Why is the Asian Development Bank investing in Sri Lanka’s rail sector?
Posted: 3 September 2019 | Johan Georget - ADB Transport Specialist | 1 comment
Following the Asian Development Bank’s (ADB) first loan granted to help improve Sri Lanka’s railway sector, Johan Georget, ADB’s Transport Specialist, discusses the role the bank plays in the development projects they choose to invest in.
Why was a decision made to invest in Sri Lanka‘s rail development, and what was the process?
This project is the result of extensive upstream work and cooperation with the government, Sri Lanka Railways (SLR), and ADB, which have established a very strong partnership to identify railway projects to finance and implement. At the higher level, ADB prepares a five-year country partnership strategy to identify the sectors in which we wish to invest, and the strategy for 2018-2022 included railways as one of the key areas to support Sri Lanka’s economic development and transition to upper-middle income status.
At the sector and project level, since 2015 ADB has been providing, firstly, a technical assistance grant of $1 million to develop a 20-year strategy for SLR through a Railway Master Plan, secondly, a technical assistance grant of $1.45 million prepare project-specific prefeasibility studies for the Colombo Suburban Railway Project, and, thirdly, a technical assistance loan of $24.4 million to prepare feasibility and detailed design studies in the railway, port, and road sectors.
The technical assistance for the Colombo Suburban Railway Project identified five main areas that were able to be improved in a relatively short-term period and deliver benefits to both passengers and Sri Lanka Railways, and this resulted in the first project loan of ADB for the Railway Efficiency Improvement Project – a major outcome of the initiatives that started in 2015. The Railway Efficiency Improvement Project will finance several sub-projects in operations, maintenance, safety, skills development, and technical capacity that are able to be operational in a relatively short-term period; and build capacity to prepare the future large-scale infrastructure projects that are envisioned as the next steps for financing. Sub-projects notably include the replacement of the ticketing system, telecommunications system, train control centre, and operations headquarters; track and rolling stock maintenance equipment; technical training school facilities and curricula upgrade; a strategic study for transit-oriented development and land value capture, and a feasibility and detailed design study for the Kandy suburban railway network..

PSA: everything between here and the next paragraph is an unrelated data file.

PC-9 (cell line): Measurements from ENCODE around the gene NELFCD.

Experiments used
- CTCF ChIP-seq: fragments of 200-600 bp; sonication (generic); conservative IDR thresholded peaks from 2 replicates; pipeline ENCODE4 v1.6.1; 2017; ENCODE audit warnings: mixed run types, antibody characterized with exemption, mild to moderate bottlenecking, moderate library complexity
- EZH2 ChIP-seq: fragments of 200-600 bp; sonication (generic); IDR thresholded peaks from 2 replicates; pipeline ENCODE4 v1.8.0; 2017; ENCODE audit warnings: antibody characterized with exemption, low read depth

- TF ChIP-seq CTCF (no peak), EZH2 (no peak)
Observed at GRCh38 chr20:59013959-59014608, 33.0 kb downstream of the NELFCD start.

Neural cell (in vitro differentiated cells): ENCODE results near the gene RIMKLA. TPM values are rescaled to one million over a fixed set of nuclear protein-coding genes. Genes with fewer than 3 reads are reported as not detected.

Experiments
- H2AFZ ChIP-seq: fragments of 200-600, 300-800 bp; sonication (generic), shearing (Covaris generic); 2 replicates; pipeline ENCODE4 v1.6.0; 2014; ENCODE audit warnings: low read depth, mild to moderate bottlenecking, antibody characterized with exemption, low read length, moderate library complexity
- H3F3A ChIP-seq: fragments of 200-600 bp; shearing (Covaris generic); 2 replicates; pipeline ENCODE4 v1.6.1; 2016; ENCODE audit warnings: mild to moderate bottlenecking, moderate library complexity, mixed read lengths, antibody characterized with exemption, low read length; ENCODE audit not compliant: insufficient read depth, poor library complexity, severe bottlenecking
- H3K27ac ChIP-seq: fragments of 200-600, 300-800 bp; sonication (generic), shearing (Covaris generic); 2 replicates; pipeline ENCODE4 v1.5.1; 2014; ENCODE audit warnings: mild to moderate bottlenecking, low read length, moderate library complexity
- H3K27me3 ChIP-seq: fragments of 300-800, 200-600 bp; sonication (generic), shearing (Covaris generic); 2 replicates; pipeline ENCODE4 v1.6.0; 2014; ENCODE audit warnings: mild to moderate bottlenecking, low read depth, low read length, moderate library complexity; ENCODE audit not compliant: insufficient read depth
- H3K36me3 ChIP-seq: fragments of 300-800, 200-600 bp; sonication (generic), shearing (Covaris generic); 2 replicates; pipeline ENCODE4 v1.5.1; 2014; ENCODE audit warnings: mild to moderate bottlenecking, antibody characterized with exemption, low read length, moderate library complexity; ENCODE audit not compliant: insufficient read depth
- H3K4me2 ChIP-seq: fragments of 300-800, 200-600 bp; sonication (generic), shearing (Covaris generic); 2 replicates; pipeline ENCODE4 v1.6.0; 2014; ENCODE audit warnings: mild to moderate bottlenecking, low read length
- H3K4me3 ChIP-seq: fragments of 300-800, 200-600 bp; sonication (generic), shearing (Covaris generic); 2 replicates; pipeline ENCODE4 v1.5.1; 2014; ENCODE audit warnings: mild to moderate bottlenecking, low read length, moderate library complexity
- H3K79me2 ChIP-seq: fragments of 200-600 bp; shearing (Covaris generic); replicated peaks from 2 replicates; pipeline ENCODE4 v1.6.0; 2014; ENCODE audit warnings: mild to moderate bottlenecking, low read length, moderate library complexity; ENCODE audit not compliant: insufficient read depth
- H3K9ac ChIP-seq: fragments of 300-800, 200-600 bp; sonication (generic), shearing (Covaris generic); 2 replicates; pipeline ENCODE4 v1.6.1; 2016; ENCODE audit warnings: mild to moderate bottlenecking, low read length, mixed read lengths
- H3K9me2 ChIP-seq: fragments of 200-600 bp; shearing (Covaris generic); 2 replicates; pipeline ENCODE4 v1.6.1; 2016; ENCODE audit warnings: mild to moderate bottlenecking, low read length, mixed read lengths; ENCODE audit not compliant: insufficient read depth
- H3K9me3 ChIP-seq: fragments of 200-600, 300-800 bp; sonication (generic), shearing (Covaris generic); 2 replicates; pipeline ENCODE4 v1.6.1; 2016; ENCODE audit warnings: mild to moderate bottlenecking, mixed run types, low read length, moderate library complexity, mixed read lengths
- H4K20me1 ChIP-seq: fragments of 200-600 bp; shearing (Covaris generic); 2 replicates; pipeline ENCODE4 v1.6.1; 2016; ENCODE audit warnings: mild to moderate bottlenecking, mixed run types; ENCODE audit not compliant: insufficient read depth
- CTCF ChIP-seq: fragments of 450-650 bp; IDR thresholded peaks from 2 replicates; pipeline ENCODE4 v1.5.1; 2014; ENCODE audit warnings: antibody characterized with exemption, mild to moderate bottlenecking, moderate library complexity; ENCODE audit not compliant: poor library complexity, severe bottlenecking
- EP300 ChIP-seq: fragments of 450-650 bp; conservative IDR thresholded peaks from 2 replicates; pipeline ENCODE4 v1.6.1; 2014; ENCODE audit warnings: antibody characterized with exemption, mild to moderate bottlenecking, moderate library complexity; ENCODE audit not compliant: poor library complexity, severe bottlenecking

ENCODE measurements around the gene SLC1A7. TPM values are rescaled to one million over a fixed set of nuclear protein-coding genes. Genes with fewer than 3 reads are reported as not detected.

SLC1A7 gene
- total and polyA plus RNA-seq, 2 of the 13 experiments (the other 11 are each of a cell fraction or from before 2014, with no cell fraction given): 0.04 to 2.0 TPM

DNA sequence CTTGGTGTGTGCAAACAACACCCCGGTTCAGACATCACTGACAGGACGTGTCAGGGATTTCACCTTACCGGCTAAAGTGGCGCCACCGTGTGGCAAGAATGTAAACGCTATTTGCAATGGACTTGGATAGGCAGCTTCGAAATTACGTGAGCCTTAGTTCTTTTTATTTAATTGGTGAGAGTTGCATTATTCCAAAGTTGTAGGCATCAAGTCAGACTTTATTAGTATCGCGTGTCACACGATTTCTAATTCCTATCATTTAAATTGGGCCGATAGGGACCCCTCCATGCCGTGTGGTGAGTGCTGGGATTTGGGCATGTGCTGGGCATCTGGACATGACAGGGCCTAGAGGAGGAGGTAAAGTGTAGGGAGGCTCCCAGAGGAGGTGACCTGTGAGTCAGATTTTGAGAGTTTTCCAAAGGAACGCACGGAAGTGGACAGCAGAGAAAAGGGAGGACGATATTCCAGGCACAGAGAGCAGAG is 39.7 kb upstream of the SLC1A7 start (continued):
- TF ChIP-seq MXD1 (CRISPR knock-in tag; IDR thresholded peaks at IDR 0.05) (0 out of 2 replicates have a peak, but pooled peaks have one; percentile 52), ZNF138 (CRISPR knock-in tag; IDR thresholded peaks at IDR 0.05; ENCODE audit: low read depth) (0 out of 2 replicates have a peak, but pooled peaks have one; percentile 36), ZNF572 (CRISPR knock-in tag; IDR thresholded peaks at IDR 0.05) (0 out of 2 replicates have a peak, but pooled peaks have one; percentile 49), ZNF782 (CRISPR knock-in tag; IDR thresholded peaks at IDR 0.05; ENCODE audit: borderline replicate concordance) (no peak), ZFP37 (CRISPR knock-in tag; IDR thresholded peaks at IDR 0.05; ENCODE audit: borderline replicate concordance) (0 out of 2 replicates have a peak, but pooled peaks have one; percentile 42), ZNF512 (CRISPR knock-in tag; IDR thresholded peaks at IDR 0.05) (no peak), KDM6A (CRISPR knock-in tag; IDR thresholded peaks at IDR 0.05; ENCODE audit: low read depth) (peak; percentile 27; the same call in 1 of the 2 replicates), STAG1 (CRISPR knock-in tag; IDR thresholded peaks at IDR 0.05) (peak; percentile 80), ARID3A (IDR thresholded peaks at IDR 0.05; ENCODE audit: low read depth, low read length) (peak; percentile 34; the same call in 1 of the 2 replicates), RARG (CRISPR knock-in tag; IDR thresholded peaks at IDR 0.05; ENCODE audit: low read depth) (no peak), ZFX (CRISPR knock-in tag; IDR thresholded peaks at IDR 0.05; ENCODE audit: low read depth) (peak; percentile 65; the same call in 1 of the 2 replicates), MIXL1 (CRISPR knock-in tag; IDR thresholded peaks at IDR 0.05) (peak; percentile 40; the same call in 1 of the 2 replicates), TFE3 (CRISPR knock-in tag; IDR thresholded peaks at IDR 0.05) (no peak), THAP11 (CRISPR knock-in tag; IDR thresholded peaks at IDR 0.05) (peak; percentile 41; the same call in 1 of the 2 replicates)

Once the funding had been supplied, how involved has ADB been in the development project?
ADB is a development bank, and the development aspect is just as important as the bank aspect. While the government is responsible for the implementation of the project, ADB is closely involved and provides guidance, particularly on any environmental safeguard, social safeguard, procurement, consultant management and financial management aspects. ADB is closely involved in the field notably through the Sri Lanka Resident Mission, based in Colombo, where over 35 staff are involved in discussions with the government and implementing agencies on a daily basis.
What was so enticing about the project for Sri Lanka Railways?
Sri Lanka Railways was established in 1858, but has received comparatively limited investments since the 1970s. Consequently, the sector still operates very manually, and in many aspects SLR can be considered as a heritage railway.
Sri Lanka Railways was established in 1858, but has received comparatively limited investments since the 1970s. Consequently, the sector still operates very manually, and in many aspects SLR can be considered as a heritage railway. With this perspective, the work of SLR employees is truly admirable in managing to successfully operate and maintain the railway network everyday, with generally old equipment and limited funds, in a tropical climate that is harsh on the infrastructure.